Differences between G stop sign and later round badge drums?

bongomania

DFO Master
Joined
Oct 16, 2008
Messages
3,738
Reaction score
722
Location
Portland, OR
Are there any structural, material, or other real differences between say a 60’s RB and a 70’s SSB?
 

CaptainCrunch

DFO Veteran
Joined
Aug 7, 2005
Messages
2,293
Reaction score
366
Location
Where Black is the color, where None is the number
Yes and no. The last RB's and the first SSB's were the same drums, but as the 70's went on there were some thinner shells used, some hardware that even Gretsch understood players didn't want, and some bearing edges nobody would be proud of. But they still sound Gretschy, and none of these problems are unsurmountable. I'll buy SSB drums all day long, just won't pay RB prices for them.

Then again, I'm too cheap to pay RB prices for RB's, so take that into account.
 

K.O.

DFO Master
Joined
Aug 5, 2005
Messages
19,241
Reaction score
1,234
Location
Illinois
There were apparently some quality control issues when they first moved from Brooklyn to Arkansas and had to hire/train a new workforce. This happened approximately the same time as the change in badge design. Generally those issues consisted of poorly cut edges, one imagines that most of those problems have been addressed in the ensuing decades. They continued to buy shells from Jasper so those stayed the same. Round badge toms didn't have vent holes so that is a definite difference although I don't know how much that really effects the sound. I've heard that when necessary due to supply issues they'd buy shells from Keller so that might explain the occasional oddball looking shell but for the most part they weren't much different from the Round Badge drums although like any drum brand they continued to evolve slowly through the years. Today's USA Custom line can trace it's roots back to the RB drums and use the same "recipe" but aren't exactly the same.

I have 3 round badge sets and one early SSB and I really don't see much (or any) real difference between them.
 
Last edited:

JDA

DFO Master
Joined
Aug 7, 2005
Messages
12,177
Reaction score
1,752
Location
Jeannette, Pa.
Are there any structural, material, or other real differences between say a 60’s RB and a 70’s SSB?
This is slow evolution... wood finishes began to proliferate... at some point the tom tom and floor tom bearing edge reversed itself ( experts will know ex when) but evolution in brackets, Finish colors, shift away from pearls an emphasis on wood finishes...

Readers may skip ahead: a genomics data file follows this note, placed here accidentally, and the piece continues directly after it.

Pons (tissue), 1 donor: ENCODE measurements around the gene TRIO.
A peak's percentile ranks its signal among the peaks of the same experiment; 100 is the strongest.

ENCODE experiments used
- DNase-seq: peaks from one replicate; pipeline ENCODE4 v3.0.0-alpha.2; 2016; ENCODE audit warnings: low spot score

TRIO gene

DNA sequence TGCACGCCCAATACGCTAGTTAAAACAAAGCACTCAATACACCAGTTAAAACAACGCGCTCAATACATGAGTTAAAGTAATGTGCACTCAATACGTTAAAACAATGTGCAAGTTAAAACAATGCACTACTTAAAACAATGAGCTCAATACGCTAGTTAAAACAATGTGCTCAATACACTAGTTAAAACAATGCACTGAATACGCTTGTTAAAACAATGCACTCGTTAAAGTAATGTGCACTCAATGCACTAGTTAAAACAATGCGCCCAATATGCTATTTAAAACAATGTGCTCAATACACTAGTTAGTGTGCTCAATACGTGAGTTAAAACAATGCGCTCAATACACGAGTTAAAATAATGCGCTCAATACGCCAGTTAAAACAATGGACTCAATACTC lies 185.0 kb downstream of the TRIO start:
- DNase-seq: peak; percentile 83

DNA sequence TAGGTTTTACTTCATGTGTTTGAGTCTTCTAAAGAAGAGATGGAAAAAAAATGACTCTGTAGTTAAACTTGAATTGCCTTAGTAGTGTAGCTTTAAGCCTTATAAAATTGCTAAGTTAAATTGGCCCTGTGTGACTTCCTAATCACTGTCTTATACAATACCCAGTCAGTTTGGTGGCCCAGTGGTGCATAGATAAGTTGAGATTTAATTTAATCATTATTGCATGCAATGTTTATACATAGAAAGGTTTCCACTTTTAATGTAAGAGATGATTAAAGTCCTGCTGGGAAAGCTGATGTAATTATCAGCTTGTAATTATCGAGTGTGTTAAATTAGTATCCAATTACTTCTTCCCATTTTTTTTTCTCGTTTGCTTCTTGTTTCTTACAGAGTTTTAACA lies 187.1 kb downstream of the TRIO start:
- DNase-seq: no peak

Last edited:

kb

Very well Known Member
Joined
Aug 7, 2005
Messages
1,398
Reaction score
105
Location
SF Bay Area
Well, I don't really know, but I believe it's generally accepted that Baldwin era drums had the worst quality control. Again, I can't say for sure, but I think that era is mid to late '70's.

Certainly my '78 SSB drums had lots of problems: non-existent bearing edges, an out-of-round 12" tom, slipping floor tom mounts, the sometimes problematic self-tapping screws and the "Monster" tom mounts with giant holes in the drums.

But others have said their SSB's are excellent.
 

K.O.

DFO Master
Joined
Aug 5, 2005
Messages
19,241
Reaction score
1,234
Location
Illinois
Well, I don't really know, but I believe it's generally accepted that Baldwin era drums had the worst quality control. Again, I can't say for sure, but I think that era is mid to late '70's.

Certainly my '78 SSB drums had lots of problems: non-existent bearing edges, an out-of-round 12" tom, slipping floor tom mounts, the sometimes problematic self-tapping screws and the "Monster" tom mounts with giant holes in the drums.

But others have said their SSB's are excellent.
Quality control seemed to become somewhat lax for all the American drum companies by the late 70s. That is one reason why the Japanese drum makers suddenly gained so much of the market. Gretsch in particular had issues because they continued to use outdated hardware designs well after other companies had upgraded theirs. Those slipping floor tom leg brackets had been there for Round Badge owners as well (and you can still order them on a tom today if you so desire). When Gretsch did "modernize" their tom mounting system it was to the unfortunately clunky and aptly named Monster design. Still the drums themselves were generally good (with some exceptions slipping through) and retained their classic sound. People who wanted Gretsch drums often bought just the bare shell pack and had other mounting hardware, legs, and spurs installed. Eventually they did get things turned around. The wood finishes Gretsch started to offer were pretty spectacular looking and by the early 1980s they finally developed hardware on par with their competition. Despite the rocky road they did manage to survive through it all, which is more than Rogers and Slingerland were able to do.
 


Top